Before you point to his seven consecutive 1,000-yard seasons consider that there was talk the Rams thought about picking Trent Richardson early in Round 1 and dealing, or releasing, Jackson. It might be just smoke, or even hot air, but you have to be concerned there's fire somewhere.

The Rams just don't like Jackson enough.

He is 29, so almost at that breakdown age of 30, a weekly injury risk, leading a generally incompetent offense and hasn't been a great source of touchdowns for fantasy owners. Those are the reasons you should be wary of Jackson.

Also, the presence of second-round pick Isaiah Pead should concern you. At 5-feet-10 and 197 pounds, Pead reminds new coach Jeff Fisher of the Titans' Johnson. So, read: Jackson avoid, Pead a get.

6. RB Isaac Redman, Steelers

This is one of the names that seems chic to jump on right now. So, we don't feel ashamed calling him a potential disappointment even though he has never had 100-yard game. He has totaled just 726 yards and three TDs in his career and he is already 27, which is relatively old for a running back. Oh, and he already needed an MRI on his groin injury.

No, Redman doesn't have a lot of wear on the tire, but it is remarkable to see he is getting picked around 35th overall, according to average draft position (ADP) on MockDraftCentral.com. That is awfully early for an unproven, non-prospect.

Yes, he is slated to be the Steelers' starting RB out of the gate -- and that is a great running game to be the front man for -- but Rashard Mendenhall will eventually steal that feature-back role, relegating Redman to third downs. At the current premium, Redman is a bad buy. (Chewing tobacco is bad for you, too.)

7. RB Frank Gore, 49ers

Think what you want about the 49ers this season. Say what you want about how Gore has overcome so many serious knee injuries. The fact is the 49ers just are not confident in Gore's health and the fact he declined precipitously at the end of last season.

Gore, another 29-year-old back, was backed up often by speedy Kendall Hunter last season and the bulldozer Anthony Dixon. Then, the 49ers added small back in LaMichael James in the draft this year and big back Brandon Jacobs via free agency (although Jacobs may be sideline after taking a hard hit over the weekend). That is a lot of depth the Niners have tried to build.

Teams don't guard themselves like that if they are confident in their starter. Consider Gore a fallback option, not a second-round starter for your fantasy team, even if you really want to get a bite of that 49ers ground-and-pound attack.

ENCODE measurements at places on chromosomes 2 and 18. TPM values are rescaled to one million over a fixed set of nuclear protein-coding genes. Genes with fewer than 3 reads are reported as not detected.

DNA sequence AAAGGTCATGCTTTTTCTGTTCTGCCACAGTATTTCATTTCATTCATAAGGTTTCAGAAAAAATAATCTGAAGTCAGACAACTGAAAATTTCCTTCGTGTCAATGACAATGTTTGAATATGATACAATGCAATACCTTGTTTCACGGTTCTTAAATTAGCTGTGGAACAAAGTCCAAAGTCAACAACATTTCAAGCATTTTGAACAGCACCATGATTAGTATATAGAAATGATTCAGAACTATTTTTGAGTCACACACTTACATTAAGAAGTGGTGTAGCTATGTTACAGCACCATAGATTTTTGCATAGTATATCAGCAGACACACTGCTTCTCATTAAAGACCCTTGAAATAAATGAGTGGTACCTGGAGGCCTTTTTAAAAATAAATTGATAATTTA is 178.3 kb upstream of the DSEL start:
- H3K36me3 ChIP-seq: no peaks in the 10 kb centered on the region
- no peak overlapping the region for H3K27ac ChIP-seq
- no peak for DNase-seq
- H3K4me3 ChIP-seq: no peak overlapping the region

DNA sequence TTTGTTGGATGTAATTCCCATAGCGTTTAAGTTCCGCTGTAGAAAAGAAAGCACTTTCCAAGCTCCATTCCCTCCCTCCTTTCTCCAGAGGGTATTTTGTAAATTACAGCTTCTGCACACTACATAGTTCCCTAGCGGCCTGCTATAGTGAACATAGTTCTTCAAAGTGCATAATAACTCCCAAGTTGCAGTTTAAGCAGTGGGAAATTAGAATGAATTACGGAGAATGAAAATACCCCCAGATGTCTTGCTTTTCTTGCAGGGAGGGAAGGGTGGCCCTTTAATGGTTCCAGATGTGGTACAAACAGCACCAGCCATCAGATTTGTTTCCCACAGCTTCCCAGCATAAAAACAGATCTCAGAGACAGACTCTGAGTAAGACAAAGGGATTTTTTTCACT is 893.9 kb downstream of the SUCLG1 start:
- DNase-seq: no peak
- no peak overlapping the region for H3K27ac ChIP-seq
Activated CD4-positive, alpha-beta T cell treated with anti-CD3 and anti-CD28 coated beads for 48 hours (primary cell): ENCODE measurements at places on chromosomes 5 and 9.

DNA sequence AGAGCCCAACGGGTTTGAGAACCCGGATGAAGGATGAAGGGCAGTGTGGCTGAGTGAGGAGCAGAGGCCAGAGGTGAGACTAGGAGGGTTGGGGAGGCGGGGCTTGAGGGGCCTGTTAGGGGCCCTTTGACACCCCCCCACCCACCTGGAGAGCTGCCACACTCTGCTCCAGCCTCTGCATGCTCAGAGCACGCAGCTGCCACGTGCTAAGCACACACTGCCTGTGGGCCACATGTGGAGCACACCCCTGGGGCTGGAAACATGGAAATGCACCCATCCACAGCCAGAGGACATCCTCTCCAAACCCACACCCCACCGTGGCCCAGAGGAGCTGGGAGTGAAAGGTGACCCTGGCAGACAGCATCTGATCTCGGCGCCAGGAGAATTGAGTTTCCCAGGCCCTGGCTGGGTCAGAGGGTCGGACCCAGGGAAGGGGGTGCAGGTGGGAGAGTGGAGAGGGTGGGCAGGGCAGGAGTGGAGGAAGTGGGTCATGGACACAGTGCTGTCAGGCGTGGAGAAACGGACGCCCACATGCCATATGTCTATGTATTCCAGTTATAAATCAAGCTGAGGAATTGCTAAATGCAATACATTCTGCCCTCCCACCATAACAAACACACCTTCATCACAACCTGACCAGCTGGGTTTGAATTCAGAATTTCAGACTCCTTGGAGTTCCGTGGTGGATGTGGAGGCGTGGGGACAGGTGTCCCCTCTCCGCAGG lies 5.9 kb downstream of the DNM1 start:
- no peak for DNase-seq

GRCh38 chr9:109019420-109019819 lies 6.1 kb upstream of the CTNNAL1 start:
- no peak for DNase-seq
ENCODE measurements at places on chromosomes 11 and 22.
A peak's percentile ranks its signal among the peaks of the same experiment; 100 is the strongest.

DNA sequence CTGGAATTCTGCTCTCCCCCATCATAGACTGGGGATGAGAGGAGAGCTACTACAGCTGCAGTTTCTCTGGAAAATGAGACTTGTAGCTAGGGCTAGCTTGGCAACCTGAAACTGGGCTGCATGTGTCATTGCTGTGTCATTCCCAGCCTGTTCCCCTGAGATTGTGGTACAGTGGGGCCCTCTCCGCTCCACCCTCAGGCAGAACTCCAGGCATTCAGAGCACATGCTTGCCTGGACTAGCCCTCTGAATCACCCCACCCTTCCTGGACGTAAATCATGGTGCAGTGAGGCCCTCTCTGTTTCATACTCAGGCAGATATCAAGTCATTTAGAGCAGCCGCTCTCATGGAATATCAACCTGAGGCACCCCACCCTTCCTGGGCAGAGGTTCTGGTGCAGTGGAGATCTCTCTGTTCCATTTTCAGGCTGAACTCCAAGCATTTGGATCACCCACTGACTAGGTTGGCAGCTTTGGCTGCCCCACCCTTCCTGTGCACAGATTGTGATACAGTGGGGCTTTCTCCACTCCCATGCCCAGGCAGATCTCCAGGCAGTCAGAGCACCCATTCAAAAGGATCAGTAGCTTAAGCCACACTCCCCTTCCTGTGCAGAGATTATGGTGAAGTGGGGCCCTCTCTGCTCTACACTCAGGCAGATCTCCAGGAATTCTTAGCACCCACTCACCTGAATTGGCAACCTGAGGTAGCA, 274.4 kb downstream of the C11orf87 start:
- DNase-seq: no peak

8. RB Willis McGahee, Broncos

From one injury-prone former Miami Hurricanes RB to another, McGahee is yet another 30-year-old running back with injury questions playing for a run-reliant coach. McGahee enjoyed a career revival a year ago, but odds are the Broncos are going to need to rely more on Peyton Manning and the passing game this year.

Unlike the other backs on this disappointments list above, McGahee is more likely to be picked as a fantasy backup. He is currently 24th among backs in MockDraftCentral.com's ADP.

As opposed to picking McGahee as a starter, you are better off picking rookie Ronnie Hillman or sliding unknowns Lance Ball or long-time bust Knowshon Moreno as late-round sleepers.

9. RB Darren Sproles, Saints

Right behind McGahee in ADP is Sproles at No. 25. He's right behind him in age, too, at 29.

Sproles is coming off a career year in the Sean Payton's wide-open offense, but there remains a question whether the replacement coaches can maintain the same production. Sproles is durable but only as a third-down back. It will be incredibly tough for him to repeat his 6.9 yards per carry this season.

Fewer catches, fewer yards, a less-productive offense, age 29 and the inevitability that injury will finally find the diminutive one combine to make him a risky one to trust in the round you have to draft him.

10. WR Percy Harvin, Vikings

Harvin should have been a fantasy star by now. In his fourth year, he could be. But for some reason, the Vikings misused their leading receiver in the first half of last season, running him on the ground more than getting him targets.

That changed in the second half and Harvin emerged as a good fantasy starter down the stretch. At 11th in ADP among WRs, Harvin is being picked as a great fantasy starter.

No, he's a marginal one the Vikings still cannot be counted on to use properly, particularly with the development of QB Christian Ponder as a bit roller-coaster like. In a different situation, Harvin is worth considering a breakout candidate. Not this one.

You might completely disagree with this list. You're entitled. A lot of people love these players above, that is why they are getting picked where they are.

On the flip side, it is doubtful everyone will agree with these potential disappointments. And if they do, these guys will fall on draft day into a round where the reward will better outweigh the risks. That's when you might actually consider buying on some of these guys.

No one can be disappointed when you set the bar low enough.

Eric Mack writes fantasy for SI.com. You find him on Twitter, where you can mock him, rip him and (doubtful) praise him before asking him for fantasy advice @EricMackFantasy. He reads all the messages there (guaranteed) and takes them very, very personally (not really).